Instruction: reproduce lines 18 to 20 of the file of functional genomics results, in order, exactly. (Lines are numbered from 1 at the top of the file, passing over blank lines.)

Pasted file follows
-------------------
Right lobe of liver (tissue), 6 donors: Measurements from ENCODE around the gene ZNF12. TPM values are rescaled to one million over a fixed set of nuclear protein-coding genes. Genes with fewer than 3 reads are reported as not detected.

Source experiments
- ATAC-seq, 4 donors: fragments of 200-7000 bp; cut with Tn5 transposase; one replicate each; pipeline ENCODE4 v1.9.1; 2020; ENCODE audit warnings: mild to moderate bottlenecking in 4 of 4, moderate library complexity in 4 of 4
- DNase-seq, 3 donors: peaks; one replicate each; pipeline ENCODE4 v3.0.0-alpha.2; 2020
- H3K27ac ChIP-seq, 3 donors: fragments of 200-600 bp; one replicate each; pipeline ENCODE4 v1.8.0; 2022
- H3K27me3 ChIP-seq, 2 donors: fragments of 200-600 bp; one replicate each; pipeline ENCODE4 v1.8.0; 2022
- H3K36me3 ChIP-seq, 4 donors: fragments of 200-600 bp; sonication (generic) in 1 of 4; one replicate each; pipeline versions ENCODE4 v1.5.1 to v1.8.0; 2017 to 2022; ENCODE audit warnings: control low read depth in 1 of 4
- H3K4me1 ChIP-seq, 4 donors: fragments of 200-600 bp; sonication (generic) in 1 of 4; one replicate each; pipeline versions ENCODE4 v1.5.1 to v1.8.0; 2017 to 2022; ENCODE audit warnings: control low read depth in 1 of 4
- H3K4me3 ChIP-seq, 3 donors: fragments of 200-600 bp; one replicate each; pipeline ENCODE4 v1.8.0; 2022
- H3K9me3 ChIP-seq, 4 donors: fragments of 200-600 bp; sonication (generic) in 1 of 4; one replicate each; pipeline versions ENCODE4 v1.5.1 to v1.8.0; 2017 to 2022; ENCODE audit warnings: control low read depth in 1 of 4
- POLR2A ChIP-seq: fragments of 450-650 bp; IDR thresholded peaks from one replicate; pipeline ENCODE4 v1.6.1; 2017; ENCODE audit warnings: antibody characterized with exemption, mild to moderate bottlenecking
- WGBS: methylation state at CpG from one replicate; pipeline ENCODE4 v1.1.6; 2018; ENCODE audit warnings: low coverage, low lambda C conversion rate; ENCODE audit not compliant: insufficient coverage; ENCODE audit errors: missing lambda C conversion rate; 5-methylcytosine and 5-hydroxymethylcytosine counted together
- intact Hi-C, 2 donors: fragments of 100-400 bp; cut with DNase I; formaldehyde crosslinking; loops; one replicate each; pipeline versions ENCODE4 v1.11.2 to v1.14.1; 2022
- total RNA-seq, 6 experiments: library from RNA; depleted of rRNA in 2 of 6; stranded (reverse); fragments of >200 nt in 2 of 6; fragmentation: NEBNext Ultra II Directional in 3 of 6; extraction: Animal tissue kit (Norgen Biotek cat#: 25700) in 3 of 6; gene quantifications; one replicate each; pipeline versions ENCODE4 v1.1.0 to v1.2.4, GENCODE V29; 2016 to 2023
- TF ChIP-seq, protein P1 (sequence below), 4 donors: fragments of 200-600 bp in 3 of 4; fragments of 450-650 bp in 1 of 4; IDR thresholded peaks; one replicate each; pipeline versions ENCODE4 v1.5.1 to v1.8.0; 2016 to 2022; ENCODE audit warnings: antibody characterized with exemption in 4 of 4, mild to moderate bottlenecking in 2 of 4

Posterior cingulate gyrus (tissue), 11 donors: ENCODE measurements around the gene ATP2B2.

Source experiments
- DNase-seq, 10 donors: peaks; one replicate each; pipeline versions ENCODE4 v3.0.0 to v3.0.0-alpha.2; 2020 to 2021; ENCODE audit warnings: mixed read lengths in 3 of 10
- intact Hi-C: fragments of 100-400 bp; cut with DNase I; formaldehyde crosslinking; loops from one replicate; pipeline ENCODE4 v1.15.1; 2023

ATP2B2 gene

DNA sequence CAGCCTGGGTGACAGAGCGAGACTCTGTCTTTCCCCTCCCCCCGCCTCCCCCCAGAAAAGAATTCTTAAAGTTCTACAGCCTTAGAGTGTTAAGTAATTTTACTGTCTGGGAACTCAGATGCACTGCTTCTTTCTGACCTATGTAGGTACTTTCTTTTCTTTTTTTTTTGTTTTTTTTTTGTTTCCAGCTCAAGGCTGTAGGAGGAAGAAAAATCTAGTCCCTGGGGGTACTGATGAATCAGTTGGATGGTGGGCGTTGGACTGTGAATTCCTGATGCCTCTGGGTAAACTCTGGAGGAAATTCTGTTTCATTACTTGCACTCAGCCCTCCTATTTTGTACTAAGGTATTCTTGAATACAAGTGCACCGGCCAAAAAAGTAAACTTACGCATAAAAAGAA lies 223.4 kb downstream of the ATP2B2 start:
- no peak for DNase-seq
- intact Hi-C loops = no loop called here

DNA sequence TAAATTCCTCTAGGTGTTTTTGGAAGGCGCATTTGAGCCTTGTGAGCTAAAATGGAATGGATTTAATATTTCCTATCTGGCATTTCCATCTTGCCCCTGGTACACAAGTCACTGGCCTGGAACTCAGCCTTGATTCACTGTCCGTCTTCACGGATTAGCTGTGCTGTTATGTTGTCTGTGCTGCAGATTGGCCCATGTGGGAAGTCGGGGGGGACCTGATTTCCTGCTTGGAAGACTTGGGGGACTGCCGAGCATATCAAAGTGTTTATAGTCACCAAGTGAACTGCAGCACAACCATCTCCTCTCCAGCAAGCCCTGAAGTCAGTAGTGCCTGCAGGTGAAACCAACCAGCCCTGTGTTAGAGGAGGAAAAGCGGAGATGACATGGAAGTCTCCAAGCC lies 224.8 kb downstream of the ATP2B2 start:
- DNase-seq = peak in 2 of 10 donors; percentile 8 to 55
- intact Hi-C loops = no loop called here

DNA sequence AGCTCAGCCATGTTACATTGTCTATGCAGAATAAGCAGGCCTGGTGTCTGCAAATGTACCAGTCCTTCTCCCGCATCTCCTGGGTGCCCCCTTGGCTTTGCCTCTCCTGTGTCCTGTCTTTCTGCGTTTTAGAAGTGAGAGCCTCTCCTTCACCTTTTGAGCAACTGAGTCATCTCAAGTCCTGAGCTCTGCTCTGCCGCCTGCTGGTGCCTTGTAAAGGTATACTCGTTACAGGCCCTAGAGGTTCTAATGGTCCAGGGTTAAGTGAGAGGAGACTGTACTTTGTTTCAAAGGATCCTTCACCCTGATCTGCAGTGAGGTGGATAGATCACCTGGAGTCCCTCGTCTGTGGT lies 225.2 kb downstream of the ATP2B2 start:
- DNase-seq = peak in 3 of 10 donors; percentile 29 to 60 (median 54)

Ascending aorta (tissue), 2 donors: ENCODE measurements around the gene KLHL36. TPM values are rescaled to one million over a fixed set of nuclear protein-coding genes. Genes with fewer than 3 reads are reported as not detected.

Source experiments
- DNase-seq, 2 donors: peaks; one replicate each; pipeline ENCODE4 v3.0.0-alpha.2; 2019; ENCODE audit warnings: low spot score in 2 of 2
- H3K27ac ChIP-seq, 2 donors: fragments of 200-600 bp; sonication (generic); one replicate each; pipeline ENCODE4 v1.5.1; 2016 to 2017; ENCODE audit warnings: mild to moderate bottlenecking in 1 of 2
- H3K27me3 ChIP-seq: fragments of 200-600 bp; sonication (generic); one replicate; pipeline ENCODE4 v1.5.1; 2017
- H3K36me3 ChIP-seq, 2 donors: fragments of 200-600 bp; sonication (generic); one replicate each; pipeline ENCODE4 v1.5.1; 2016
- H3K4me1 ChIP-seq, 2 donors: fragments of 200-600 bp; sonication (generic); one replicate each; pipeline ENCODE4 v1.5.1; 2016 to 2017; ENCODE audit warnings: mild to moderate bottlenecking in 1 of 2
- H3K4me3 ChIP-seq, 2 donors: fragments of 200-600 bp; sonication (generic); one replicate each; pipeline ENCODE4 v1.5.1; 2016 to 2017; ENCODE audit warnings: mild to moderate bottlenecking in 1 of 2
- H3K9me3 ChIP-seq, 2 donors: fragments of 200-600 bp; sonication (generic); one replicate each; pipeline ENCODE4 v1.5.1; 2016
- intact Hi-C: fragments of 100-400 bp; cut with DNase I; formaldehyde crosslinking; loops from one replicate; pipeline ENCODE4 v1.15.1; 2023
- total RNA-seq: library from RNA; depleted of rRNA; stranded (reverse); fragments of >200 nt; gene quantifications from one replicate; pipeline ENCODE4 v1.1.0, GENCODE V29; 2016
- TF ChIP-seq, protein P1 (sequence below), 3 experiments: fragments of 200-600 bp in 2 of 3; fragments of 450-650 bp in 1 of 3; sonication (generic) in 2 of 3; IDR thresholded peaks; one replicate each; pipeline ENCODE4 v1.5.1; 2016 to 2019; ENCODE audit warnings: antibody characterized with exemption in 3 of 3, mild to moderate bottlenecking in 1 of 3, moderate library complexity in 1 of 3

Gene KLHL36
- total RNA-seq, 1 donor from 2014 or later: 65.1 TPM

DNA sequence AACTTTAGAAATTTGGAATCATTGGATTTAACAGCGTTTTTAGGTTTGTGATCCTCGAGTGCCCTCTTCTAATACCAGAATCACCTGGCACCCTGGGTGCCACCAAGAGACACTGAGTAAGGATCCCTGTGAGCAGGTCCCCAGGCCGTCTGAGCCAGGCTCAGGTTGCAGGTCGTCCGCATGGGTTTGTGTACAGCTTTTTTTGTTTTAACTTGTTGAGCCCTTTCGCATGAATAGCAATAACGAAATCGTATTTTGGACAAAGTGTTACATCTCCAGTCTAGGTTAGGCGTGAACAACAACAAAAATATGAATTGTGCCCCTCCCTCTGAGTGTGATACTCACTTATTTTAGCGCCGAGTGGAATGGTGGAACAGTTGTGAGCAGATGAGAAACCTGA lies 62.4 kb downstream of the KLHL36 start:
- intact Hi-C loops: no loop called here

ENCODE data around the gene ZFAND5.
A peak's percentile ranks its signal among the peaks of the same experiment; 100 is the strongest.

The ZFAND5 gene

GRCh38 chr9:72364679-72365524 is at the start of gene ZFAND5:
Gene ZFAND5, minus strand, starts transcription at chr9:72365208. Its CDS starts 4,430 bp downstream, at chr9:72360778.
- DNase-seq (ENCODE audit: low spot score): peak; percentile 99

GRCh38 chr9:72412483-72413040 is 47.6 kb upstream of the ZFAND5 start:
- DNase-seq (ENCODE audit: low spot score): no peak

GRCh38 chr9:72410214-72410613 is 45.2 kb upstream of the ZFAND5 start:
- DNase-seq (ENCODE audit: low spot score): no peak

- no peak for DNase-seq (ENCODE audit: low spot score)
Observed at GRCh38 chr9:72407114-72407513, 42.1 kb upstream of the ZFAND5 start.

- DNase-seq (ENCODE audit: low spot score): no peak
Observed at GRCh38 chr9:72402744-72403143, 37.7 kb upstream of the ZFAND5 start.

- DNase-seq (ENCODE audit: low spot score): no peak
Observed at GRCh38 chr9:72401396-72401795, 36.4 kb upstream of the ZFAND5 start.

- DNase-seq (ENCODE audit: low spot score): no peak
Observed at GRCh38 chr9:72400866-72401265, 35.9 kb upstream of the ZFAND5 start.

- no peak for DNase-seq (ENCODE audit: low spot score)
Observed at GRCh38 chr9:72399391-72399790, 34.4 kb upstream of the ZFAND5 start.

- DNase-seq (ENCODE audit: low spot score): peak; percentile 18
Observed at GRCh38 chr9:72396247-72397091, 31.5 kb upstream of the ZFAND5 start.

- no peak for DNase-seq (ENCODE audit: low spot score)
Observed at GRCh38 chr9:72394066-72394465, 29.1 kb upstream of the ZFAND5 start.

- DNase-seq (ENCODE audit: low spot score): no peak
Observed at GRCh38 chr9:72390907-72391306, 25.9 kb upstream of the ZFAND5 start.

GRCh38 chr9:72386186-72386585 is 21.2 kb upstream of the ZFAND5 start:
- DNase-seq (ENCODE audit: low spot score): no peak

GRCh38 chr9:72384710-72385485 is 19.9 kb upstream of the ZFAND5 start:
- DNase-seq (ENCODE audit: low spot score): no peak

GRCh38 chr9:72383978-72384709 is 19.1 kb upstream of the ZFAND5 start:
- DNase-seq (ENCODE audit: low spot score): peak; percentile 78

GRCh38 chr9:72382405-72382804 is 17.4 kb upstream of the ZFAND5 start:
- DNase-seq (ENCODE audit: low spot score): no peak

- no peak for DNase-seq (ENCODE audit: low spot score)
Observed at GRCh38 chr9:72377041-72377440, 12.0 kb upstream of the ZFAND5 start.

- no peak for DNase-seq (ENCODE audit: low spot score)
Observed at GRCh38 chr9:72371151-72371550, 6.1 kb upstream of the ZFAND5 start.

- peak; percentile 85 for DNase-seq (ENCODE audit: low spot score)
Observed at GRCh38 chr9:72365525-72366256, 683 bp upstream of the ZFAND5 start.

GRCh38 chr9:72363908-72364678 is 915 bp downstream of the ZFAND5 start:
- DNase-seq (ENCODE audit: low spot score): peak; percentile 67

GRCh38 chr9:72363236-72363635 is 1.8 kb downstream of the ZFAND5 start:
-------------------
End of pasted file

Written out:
- DNase-seq, 10 donors: peaks; one replicate each; pipeline versions ENCODE4 v3.0.0 to v3.0.0-alpha.2; 2020 to 2021; ENCODE audit warnings: mixed read lengths in 3 of 10
- intact Hi-C: fragments of 100-400 bp; cut with DNase I; formaldehyde crosslinking; loops from one replicate; pipeline ENCODE4 v1.15.1; 2023

ATP2B2 gene